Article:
As a citizen of Ohio’s 11th Congressional District, I am proud to congratulate and thank our Senator Sherrod Brown and my Congressional Representative Marcia Fudge for stepping out to provide leadership in the struggle to equalize educational opportunity. For too long Congress has gone along with the conventional wisdom that has demanded accountability for educational outcomes—higher test scores—without demanding that states equalize provision of the resources necessary to support students and teachers in school districts where poverty is concentrated and schools lack adequate programs and support for children.
For too long it has merely been accepted that the public schools in the poorest neighborhoods of our big cities where poverty is highly concentrated must be shaped up not through the kind of investment the rest of us take for granted, but instead by punishing them and their teachers for failure. The editorial board of the Rethinking Schools magazine has decried this sort of thinking by declaring that school “reform”based on ranking schools by high stakes tests disguises class and race-based privilege as merit. Wealthy and homogeneous suburban school districts—able to fund themselves by taxing their own property wealth—thrive, while schools in big cities are closed and privatized at the same time they are being starved of funds by their state legislatures.
Ohio Senator Sherrod Brown has joined Rhode Island Senator Jack Reed to co-sponsor the Core Opportunity Resources for Equity and Excellence (CORE) Act in the Senate. Ohio Representative Marcia Fudge has introduced companion legislation in the House. Introduction of the CORE Act will require Congress to discuss and consider the necessity of closing opportunity gaps as a first step to closing test-score achievement gaps. According to the press release describing the bill: “The bill aims to tackle existing disparities in public education by establishing accountability requirements that compel states and school districts to give all students equitable access to the resources necessary to achieve college and career readiness by high school graduation.” The law would amend Title I of the Elementary and Secondary Act of 1965.
The CORE Act would disqualify any state from applying for federal competitive grant programs operated by the U.S. Department of Education under the Elementary and Secondary Education Act if the state’s accountability system does not require and measure fair and equitable access to core resources for learning and provide a plan to identify and address inequities. The state must also demonstrate that it is making annual progress in eliminating disparities; if it fails to make progress for two or more consecutive years, the state would be barred from applying for federal competitive funds. The CORE Act would also require states to comply “with any final Federal or State court order in any matter concerning the adequacy or equitableness of the state’s public school system.”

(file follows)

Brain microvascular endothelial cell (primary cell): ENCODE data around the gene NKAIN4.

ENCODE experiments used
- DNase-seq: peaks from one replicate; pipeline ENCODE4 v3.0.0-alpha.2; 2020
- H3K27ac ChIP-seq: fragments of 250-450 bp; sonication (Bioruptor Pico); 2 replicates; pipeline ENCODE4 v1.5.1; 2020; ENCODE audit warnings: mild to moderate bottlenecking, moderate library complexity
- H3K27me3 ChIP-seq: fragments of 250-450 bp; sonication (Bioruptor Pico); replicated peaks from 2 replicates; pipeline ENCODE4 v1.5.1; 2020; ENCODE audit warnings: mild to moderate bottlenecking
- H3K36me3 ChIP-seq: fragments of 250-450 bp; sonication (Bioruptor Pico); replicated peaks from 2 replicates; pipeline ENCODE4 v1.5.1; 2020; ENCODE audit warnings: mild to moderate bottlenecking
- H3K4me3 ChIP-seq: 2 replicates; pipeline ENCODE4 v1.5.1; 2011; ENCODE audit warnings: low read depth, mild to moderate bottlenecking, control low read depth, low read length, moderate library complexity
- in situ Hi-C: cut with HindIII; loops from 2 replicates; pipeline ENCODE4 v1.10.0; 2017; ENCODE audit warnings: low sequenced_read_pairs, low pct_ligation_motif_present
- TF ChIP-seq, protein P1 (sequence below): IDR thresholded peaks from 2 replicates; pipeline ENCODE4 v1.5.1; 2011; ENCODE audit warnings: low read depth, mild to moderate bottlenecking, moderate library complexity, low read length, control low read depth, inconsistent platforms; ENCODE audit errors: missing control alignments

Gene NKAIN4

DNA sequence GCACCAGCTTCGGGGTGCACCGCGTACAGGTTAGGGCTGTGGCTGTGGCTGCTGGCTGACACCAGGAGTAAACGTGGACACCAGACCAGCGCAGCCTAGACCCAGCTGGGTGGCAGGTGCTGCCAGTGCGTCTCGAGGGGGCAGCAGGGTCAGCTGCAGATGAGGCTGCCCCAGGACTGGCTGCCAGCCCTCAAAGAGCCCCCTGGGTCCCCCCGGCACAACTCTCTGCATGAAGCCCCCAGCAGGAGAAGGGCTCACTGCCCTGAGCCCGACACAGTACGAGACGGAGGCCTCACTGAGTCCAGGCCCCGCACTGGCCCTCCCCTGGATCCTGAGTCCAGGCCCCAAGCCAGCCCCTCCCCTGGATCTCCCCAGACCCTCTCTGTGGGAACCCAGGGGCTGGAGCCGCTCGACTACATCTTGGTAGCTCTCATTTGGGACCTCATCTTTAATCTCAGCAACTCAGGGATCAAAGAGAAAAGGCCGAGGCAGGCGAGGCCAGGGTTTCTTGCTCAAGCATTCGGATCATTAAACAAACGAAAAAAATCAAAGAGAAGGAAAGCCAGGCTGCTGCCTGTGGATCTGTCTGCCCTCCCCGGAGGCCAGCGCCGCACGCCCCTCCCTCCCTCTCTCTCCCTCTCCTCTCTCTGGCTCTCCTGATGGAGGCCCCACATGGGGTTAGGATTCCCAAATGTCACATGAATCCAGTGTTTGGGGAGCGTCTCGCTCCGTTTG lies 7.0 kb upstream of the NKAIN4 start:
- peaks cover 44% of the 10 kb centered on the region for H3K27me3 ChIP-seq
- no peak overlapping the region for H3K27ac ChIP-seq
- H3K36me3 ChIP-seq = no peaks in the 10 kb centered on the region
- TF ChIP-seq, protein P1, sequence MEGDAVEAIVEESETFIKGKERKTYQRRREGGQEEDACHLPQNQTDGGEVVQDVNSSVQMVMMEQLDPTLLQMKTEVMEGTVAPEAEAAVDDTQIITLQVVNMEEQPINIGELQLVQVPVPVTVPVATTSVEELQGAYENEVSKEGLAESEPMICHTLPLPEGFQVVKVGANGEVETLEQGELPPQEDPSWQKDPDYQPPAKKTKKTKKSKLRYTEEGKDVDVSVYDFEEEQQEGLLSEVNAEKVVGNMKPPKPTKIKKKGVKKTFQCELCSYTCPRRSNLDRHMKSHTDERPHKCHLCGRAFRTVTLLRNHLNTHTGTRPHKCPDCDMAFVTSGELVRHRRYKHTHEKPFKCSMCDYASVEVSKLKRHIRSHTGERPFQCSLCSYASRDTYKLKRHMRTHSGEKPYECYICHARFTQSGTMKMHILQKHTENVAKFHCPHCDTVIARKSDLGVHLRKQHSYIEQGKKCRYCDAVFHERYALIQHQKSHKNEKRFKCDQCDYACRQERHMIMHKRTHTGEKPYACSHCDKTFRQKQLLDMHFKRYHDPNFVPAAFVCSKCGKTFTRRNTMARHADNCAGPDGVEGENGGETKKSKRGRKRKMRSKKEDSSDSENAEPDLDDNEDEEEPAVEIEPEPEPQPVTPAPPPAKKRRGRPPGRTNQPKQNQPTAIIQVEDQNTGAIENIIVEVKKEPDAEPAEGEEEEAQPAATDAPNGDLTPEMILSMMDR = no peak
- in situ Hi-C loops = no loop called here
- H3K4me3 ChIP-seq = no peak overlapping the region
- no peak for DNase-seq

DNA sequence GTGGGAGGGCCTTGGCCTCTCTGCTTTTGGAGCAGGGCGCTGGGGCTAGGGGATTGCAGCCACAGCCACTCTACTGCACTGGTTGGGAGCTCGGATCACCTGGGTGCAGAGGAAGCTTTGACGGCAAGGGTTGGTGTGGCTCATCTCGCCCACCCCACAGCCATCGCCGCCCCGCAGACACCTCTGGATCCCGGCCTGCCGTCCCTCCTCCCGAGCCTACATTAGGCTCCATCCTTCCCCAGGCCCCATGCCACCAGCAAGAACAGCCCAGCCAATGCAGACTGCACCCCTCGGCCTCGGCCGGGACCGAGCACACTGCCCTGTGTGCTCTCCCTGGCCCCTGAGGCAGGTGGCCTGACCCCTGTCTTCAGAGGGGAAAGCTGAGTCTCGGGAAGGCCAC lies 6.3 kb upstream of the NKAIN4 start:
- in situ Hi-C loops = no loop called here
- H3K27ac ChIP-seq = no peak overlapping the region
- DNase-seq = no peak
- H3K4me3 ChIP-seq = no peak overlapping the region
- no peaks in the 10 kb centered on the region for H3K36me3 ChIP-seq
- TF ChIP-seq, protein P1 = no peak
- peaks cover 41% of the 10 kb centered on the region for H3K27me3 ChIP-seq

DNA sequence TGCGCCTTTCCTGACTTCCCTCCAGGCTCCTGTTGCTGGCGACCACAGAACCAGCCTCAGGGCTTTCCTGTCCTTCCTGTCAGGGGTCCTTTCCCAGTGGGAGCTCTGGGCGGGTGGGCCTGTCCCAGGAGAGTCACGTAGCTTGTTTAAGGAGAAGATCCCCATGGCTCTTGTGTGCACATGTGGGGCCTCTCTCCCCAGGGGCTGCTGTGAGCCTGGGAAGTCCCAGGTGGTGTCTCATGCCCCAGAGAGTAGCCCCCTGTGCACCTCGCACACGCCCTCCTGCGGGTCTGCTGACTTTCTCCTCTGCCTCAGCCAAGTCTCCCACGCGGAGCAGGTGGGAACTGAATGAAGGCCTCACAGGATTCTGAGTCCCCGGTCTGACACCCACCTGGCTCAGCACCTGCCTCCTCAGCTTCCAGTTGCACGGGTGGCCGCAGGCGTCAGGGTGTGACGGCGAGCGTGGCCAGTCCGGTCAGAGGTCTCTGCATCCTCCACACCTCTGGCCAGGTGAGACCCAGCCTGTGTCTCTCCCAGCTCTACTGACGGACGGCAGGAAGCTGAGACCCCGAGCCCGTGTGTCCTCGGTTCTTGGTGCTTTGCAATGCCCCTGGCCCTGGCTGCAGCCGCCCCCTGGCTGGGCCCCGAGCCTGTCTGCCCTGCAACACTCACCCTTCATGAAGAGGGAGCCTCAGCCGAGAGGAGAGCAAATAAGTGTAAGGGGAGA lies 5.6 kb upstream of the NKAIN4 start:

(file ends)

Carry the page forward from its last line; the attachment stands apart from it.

The CORE Act enumerates resources states would be required to provide for all public school students and requires that states report annually to the U.S. Department of Education to identify school districts and schools where inequities remain and the measures that would be taken to address them. Resources states would need to provide for all students include:
- High quality instructional teams including licensed teachers, principals, librarians, and counselors;
- Rigorous academic standards and curricula accessible to all students including those learning English or who have disabilities;
- Instructionaly appropriate class size, equitably provided;
- Up-to-date instruction including technology;
- Effective school libraries;
- Environmentally sound facilities and well-equipped learning settings that include technology;
- Teams of support staff that include counselors, social workers, nurses, and other necessary, well-qualified professionals; and
- Effective programs for family and community engagement.
Stanford University professor Linda Darling-Hammond commented on the importance of this bill: “The CORE Act is an important advance…. We cannot expect students to meet common high standards if they do not have in common excellent teaching, equitable curricula, and adequate support. This bill begins to close the opportunity gap that creates the achievement gap.”